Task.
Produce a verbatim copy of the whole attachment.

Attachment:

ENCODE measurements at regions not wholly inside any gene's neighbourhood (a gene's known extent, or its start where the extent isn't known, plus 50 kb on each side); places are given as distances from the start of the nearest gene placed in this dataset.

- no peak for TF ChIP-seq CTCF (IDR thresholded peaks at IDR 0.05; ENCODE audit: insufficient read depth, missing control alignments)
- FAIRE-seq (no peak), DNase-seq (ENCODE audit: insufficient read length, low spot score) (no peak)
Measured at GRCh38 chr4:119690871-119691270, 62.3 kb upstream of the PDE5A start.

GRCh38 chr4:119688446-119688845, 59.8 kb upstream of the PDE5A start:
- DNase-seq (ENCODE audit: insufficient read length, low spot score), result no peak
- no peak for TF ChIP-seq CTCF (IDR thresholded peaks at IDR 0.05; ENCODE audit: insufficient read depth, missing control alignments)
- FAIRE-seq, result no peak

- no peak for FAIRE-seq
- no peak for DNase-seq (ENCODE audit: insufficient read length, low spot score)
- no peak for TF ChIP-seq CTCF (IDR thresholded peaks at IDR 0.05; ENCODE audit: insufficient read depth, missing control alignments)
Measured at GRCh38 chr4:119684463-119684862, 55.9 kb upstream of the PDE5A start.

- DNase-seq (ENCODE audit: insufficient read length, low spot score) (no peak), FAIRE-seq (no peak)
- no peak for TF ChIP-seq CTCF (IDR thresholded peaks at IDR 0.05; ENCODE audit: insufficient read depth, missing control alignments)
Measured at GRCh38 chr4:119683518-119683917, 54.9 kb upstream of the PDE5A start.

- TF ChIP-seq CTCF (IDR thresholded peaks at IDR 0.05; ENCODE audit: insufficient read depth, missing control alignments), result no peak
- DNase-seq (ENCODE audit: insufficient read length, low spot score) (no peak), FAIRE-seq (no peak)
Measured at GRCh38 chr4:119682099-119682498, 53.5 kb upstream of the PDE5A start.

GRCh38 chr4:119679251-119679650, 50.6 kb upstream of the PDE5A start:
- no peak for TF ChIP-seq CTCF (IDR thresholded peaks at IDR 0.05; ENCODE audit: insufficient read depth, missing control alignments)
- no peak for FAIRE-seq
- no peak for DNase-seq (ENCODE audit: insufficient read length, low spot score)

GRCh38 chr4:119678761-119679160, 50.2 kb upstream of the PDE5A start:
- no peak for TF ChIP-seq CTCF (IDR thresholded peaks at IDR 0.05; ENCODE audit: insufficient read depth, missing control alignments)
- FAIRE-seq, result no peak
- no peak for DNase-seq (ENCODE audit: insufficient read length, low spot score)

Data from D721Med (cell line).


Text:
ENCODE measurements at regions not wholly inside any gene's neighbourhood (a gene's known extent, or its start where the extent isn't known, plus 50 kb on each side); places are given as distances from the start of the nearest gene placed in this dataset.

- no peak for TF ChIP-seq CTCF (IDR thresholded peaks at IDR 0.05; ENCODE audit: insufficient read depth, missing control alignments)
- FAIRE-seq (no peak), DNase-seq (ENCODE audit: insufficient read length, low spot score) (no peak)
Measured at GRCh38 chr4:119690871-119691270, 62.3 kb upstream of the PDE5A start.

GRCh38 chr4:119688446-119688845, 59.8 kb upstream of the PDE5A start:
- DNase-seq (ENCODE audit: insufficient read length, low spot score), result no peak
- no peak for TF ChIP-seq CTCF (IDR thresholded peaks at IDR 0.05; ENCODE audit: insufficient read depth, missing control alignments)
- FAIRE-seq, result no peak

- no peak for FAIRE-seq
- no peak for DNase-seq (ENCODE audit: insufficient read length, low spot score)
- no peak for TF ChIP-seq CTCF (IDR thresholded peaks at IDR 0.05; ENCODE audit: insufficient read depth, missing control alignments)
Measured at GRCh38 chr4:119684463-119684862, 55.9 kb upstream of the PDE5A start.

- DNase-seq (ENCODE audit: insufficient read length, low spot score) (no peak), FAIRE-seq (no peak)
- no peak for TF ChIP-seq CTCF (IDR thresholded peaks at IDR 0.05; ENCODE audit: insufficient read depth, missing control alignments)
Measured at GRCh38 chr4:119683518-119683917, 54.9 kb upstream of the PDE5A start.

- TF ChIP-seq CTCF (IDR thresholded peaks at IDR 0.05; ENCODE audit: insufficient read depth, missing control alignments), result no peak
- DNase-seq (ENCODE audit: insufficient read length, low spot score) (no peak), FAIRE-seq (no peak)
Measured at GRCh38 chr4:119682099-119682498, 53.5 kb upstream of the PDE5A start.

GRCh38 chr4:119679251-119679650, 50.6 kb upstream of the PDE5A start:
- no peak for TF ChIP-seq CTCF (IDR thresholded peaks at IDR 0.05; ENCODE audit: insufficient read depth, missing control alignments)
- no peak for FAIRE-seq
- no peak for DNase-seq (ENCODE audit: insufficient read length, low spot score)

GRCh38 chr4:119678761-119679160, 50.2 kb upstream of the PDE5A start:
- no peak for TF ChIP-seq CTCF (IDR thresholded peaks at IDR 0.05; ENCODE audit: insufficient read depth, missing control alignments)
- FAIRE-seq, result no peak
- no peak for DNase-seq (ENCODE audit: insufficient read length, low spot score)

Data from D721Med (cell line).